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How long will I be on medication for nontuberculous mycobacterial lung disease (NTM)?

ANSWER

The type of infection and your overall health may affect how long your treatment will take. Some people take medicines for up to 2 years. Your test results help the doctor decide when you can stop.

SOURCES:

American Lung Association: “Diagnosing and Treating NTM Pulmonary Disease,” “Learn About Nontuberculous Mycobacteria,” “Living With NTM,” “Questions to Ask Your Doctor About NTM Pulmonary Disease.”

University of California San Francisco Medical Center: “Managing Your Treatment.”

National Organization for Rare Disorders: “Nontuberculous Mycobacterial Lung Disease.”

Northern Territory Government of Australia: “Nontuberculous mycobacterial lung disease.”

Tuberculosis and Respiratory Diseases : “Diagnosis and Treatment of Nontuberculous Mycobacterial Lung Disease: Clinicians’ Perspectives.”

Reviewed by Neha Pathak on June 02, 2017

SOURCES:

American Lung Association: “Diagnosing and Treating NTM Pulmonary Disease,” “Learn About Nontuberculous Mycobacteria,” “Living With NTM,” “Questions to Ask Your Doctor About NTM Pulmonary Disease.”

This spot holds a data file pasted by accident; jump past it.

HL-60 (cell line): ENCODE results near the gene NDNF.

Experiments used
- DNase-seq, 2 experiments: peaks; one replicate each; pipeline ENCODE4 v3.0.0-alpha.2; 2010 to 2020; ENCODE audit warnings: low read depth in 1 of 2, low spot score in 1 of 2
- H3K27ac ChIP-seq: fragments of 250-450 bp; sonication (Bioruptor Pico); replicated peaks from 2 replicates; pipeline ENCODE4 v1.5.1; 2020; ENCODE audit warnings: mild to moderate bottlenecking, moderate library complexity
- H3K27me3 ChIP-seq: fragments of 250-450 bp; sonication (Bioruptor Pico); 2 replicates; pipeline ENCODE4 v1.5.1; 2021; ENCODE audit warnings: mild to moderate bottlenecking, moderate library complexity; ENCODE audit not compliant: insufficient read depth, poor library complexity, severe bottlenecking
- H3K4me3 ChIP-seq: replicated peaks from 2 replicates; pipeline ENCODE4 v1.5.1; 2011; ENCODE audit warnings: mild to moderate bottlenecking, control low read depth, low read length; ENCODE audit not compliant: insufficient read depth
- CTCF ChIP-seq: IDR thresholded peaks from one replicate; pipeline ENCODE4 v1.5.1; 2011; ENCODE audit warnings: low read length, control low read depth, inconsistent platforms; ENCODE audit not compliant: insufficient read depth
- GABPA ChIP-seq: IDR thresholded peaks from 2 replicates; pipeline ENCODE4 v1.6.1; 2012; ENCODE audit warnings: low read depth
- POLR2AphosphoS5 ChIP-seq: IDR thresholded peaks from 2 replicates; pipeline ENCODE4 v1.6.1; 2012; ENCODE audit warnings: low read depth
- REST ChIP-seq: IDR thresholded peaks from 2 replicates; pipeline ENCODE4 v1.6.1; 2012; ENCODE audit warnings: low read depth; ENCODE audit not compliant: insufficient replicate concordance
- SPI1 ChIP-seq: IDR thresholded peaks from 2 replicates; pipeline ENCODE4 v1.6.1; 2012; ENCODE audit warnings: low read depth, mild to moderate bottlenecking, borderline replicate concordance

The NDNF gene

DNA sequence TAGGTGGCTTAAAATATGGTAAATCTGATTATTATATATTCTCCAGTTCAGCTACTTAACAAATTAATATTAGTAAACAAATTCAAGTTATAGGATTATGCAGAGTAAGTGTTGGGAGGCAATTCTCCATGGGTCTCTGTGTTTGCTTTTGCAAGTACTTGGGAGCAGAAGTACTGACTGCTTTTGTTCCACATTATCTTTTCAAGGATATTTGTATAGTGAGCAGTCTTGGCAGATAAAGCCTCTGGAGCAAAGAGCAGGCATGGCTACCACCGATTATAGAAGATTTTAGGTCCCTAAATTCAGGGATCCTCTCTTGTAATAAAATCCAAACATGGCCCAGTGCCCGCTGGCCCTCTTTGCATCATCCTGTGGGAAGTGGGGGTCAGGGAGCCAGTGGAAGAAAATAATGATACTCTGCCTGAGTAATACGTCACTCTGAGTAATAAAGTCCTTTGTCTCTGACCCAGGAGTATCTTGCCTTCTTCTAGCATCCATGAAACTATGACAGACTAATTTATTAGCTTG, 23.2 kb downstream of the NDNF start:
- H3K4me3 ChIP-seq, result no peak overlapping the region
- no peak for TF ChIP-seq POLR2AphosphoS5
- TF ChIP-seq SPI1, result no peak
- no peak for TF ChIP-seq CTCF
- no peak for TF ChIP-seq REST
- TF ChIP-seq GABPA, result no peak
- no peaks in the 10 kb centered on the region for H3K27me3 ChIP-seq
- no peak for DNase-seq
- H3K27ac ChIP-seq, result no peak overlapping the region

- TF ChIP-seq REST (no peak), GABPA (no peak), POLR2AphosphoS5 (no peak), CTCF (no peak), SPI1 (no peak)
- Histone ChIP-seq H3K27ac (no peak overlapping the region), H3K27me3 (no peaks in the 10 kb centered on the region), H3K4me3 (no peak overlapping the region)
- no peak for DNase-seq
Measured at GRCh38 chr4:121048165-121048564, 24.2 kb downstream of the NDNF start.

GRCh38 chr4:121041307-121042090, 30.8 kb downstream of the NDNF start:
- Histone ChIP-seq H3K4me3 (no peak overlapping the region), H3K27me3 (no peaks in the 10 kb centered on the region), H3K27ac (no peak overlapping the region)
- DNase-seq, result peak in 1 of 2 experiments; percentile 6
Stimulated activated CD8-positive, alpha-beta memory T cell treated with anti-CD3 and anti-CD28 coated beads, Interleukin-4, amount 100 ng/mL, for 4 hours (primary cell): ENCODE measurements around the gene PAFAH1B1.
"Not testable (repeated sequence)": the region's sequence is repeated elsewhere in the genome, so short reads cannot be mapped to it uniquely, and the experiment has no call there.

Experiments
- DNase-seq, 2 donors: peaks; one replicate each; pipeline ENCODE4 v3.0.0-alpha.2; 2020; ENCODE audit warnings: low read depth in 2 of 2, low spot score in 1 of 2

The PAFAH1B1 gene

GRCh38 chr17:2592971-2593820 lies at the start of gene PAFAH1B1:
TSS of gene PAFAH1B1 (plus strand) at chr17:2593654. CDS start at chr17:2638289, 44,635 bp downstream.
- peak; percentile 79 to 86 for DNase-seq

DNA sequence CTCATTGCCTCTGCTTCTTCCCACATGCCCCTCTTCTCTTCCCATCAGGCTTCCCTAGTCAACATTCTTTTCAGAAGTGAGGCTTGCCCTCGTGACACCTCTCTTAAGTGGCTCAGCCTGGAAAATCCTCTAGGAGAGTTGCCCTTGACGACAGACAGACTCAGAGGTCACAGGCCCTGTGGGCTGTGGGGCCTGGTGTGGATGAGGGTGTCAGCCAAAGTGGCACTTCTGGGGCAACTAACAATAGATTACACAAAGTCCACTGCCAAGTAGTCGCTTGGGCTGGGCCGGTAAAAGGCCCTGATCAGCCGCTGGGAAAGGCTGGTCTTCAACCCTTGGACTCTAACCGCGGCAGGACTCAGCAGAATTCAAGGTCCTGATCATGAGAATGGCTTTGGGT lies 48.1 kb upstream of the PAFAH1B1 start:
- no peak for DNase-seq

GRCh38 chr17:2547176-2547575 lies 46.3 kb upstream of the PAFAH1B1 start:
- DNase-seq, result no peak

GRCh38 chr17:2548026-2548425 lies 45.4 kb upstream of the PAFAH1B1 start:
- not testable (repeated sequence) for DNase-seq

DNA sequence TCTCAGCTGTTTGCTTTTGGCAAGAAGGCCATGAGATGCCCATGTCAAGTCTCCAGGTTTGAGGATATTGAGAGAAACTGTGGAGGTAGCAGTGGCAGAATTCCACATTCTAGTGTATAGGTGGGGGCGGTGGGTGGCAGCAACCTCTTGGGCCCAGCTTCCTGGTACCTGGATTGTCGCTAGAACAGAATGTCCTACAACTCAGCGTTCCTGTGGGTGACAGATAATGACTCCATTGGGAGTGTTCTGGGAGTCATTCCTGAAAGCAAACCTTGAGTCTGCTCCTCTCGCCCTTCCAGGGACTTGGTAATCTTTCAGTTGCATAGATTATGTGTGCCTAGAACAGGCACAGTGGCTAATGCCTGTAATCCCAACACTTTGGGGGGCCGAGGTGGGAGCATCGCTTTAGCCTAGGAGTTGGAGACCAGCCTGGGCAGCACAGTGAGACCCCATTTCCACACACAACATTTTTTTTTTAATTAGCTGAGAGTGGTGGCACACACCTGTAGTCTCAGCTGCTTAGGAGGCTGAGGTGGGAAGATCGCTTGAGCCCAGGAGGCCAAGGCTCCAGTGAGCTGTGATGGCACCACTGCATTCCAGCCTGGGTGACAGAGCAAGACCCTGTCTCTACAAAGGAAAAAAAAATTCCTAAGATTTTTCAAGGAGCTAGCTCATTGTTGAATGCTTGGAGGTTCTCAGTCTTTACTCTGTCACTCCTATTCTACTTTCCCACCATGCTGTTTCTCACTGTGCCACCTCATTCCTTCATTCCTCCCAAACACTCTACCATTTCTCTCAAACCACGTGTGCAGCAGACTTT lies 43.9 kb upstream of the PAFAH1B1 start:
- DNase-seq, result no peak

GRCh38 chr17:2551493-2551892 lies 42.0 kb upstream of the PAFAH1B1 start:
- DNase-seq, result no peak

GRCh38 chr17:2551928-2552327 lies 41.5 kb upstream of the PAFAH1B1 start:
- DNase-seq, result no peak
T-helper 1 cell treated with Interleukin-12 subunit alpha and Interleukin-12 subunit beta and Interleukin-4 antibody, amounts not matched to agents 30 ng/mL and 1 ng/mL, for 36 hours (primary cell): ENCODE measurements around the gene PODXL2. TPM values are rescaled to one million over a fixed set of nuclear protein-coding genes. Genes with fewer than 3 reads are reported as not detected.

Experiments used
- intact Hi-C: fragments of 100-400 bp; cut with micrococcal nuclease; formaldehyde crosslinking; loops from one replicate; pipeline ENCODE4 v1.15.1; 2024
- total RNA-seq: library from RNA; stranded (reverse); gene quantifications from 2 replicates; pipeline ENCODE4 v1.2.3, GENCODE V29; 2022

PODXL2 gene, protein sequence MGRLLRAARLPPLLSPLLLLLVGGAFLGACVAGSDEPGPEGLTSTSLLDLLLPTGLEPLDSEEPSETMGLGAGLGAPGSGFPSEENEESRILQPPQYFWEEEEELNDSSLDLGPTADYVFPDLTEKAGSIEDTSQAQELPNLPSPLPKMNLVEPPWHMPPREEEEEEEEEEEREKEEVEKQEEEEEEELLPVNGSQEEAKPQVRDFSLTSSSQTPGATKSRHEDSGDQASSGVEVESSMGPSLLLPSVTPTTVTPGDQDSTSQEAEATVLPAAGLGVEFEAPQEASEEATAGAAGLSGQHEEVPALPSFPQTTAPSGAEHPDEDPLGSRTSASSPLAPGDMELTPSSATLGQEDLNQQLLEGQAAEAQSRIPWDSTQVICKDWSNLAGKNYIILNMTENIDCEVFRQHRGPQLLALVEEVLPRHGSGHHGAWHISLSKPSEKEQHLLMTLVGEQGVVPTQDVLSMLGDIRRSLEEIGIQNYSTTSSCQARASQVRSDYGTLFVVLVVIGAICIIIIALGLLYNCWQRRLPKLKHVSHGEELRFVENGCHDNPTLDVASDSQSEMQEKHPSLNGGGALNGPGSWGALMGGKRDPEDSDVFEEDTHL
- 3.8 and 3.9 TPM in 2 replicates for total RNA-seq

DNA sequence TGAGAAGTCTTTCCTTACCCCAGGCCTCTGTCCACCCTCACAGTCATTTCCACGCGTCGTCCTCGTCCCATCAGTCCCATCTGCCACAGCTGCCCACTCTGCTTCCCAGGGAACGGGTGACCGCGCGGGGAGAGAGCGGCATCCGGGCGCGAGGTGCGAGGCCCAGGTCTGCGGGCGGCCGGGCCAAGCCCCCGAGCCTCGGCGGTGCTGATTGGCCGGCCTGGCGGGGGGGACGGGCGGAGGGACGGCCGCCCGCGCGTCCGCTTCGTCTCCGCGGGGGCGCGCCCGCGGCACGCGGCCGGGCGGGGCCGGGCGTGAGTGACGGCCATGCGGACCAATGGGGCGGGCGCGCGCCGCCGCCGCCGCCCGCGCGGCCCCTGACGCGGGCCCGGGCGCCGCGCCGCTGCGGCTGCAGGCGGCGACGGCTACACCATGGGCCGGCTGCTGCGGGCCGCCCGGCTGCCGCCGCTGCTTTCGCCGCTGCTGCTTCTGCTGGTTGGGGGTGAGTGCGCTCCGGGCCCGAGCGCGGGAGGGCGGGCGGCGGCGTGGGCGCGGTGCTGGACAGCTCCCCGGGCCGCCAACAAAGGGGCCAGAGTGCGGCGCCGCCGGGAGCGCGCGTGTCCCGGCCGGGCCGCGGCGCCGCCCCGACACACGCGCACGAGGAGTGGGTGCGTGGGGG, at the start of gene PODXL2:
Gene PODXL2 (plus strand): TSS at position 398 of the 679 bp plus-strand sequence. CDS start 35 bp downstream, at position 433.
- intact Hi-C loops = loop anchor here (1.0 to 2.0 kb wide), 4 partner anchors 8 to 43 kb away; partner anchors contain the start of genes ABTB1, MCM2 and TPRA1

University of California San Francisco Medical Center: “Managing Your Treatment.”

National Organization for Rare Disorders: “Nontuberculous Mycobacterial Lung Disease.”

Northern Territory Government of Australia: “Nontuberculous mycobacterial lung disease.”

Tuberculosis and Respiratory Diseases : “Diagnosis and Treatment of Nontuberculous Mycobacterial Lung Disease: Clinicians’ Perspectives.”

Reviewed by Neha Pathak on June 02, 2017

NEXT QUESTION:

How often will I have to take my medicines for nontuberculous mycobacterial lung disease (NTM)?

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THIS TOOL DOES NOT PROVIDE MEDICAL ADVICE. It is intended for general informational purposes only and does not address individual circumstances. It is not a substitute for professional medical advice, diagnosis or treatment and should not be relied on to make decisions about your health. Never ignore professional medical advice in seeking treatment because of something you have read on the WebMD Site. If you think you may have a medical emergency, immediately call your doctor or dial 911.

    This tool does not provide medical advice. See additional information.